"Football isn't a matter of life or death � it's more serious than that!"
That's really true. Each fall the devoted fans � and I include the graying groupies among them � become screaming sophomores again.
I don't understand what it is about the sport, but howling zealots go berserk over young participants they don't even know.
The couch potatoes make all the moves in their minds: the quarterback sneaks, the screen passes, the end-arounds and the off-tackle slants, etc. � but they couldn't run one if their life depended on it.
The only thing they can do is make a dash for the refrigerator for another beer during a time-out.
It's a phenomenon, that's what it is. No wonder the pros are paid millions to entertain us. On Saturdays, though, it's the college kids who keep our eyes glued to the tube or sit on cold seats while the gladiators beat each other up on the gridiron. It's the Christians versus the lions again.
We pay outlandish prices to get into the stadium, to buy school-color mums and stand in line to purchase hot dogs and peanuts which we eat only at ball games.
Some nuts paint their bodies or wear funny costumes, which include those ridiculous cheese hats. The bands play, the crowd roars and the cheerleaders wiggle. It's all part of the pageantry which we've come to expect.
And loyalty abounds. No matter if they win or lose, the faithful followers of the Minnesota Vikings and the Nebraska Cornhuskers don their favorite colors and declare: "We'll get 'em next year!"
I readily admit that I'm an enthusiast, too. Something causes me to turn to the sports page first, to read about a game which I'd seen with my own eyes.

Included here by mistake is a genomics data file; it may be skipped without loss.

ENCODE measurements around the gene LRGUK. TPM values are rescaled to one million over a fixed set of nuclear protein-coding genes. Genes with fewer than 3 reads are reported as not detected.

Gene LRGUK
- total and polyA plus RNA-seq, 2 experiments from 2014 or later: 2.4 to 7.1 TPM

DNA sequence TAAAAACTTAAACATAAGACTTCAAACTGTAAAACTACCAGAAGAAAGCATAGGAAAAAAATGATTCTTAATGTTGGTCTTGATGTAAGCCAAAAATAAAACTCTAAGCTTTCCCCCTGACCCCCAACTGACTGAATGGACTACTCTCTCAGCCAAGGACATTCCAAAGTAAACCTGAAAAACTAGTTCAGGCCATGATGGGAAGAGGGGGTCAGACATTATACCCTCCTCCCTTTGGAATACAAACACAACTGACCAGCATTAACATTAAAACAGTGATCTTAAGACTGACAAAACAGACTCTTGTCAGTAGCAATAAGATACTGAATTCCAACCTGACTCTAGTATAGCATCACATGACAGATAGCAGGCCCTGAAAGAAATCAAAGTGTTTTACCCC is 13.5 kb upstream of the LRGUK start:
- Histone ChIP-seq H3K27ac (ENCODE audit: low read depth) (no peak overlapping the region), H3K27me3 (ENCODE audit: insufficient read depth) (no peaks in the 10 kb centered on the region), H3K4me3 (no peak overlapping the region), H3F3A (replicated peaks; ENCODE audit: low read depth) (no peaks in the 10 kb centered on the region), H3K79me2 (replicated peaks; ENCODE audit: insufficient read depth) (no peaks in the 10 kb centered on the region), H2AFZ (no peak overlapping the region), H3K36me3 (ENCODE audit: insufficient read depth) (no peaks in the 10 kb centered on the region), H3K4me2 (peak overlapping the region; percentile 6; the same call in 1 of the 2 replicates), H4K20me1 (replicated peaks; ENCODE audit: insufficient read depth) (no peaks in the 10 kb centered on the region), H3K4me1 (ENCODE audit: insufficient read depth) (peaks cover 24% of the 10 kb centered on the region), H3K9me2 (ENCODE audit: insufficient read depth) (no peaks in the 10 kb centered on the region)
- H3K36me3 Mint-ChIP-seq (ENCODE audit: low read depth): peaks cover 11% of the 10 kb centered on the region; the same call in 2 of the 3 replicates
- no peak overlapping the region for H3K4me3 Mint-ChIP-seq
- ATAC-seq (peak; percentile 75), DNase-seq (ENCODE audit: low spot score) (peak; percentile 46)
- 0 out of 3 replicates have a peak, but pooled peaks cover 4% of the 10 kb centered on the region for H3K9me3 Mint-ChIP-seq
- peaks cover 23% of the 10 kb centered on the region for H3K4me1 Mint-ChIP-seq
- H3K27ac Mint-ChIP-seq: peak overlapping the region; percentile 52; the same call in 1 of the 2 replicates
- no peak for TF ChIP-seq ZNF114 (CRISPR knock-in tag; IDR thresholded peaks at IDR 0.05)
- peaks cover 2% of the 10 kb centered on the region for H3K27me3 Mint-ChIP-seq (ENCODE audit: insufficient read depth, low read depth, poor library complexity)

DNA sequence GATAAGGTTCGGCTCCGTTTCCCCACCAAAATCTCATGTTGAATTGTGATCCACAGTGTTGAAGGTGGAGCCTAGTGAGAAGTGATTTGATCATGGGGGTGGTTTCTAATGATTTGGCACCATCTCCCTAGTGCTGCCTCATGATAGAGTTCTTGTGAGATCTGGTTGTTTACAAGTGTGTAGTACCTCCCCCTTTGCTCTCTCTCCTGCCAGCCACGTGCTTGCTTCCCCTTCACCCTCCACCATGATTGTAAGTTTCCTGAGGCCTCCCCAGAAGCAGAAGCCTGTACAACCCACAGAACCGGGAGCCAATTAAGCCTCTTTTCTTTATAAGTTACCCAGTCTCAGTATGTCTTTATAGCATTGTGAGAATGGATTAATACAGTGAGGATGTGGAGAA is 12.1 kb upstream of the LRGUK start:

I forget about hurricanes, gas prices, politics and stuff that really matters. Why do I do it?
It's escapism, I guess. It's a lot easier to be for a team enroute to the Dome than it is to worry about how many Iraqis were killed this week. To argue the merits of Division I and Division II instead of whether a Supreme Court nominee will be conservative or liberal.
Thank goodness, Phyllis likes pro football, too. She's a real buff when it comes to the New England Patriots. We even visited the stadium where they play.
Of course, I think Adam Vinatieri � a native South Dakotan � is responsible for her staunchness, but Coach Bill Belichick � in the rumpled gray sweat shirt � has a lot to do with it. Besides that, she also has a warm spot in her heart for Tedy Bruschi because she likes his wife.
At any rate, we are football afficianados, even though we don't exactly know why. Yes, we enjoy Monday Night Football, and I especially get a kick out of it when Phyllis argues with John Madden over a disputed call.
It shows that she understands the game � and I don't have to worry about staying up late to watch it because she is with me.
� 2005 Robert F. Karolevitz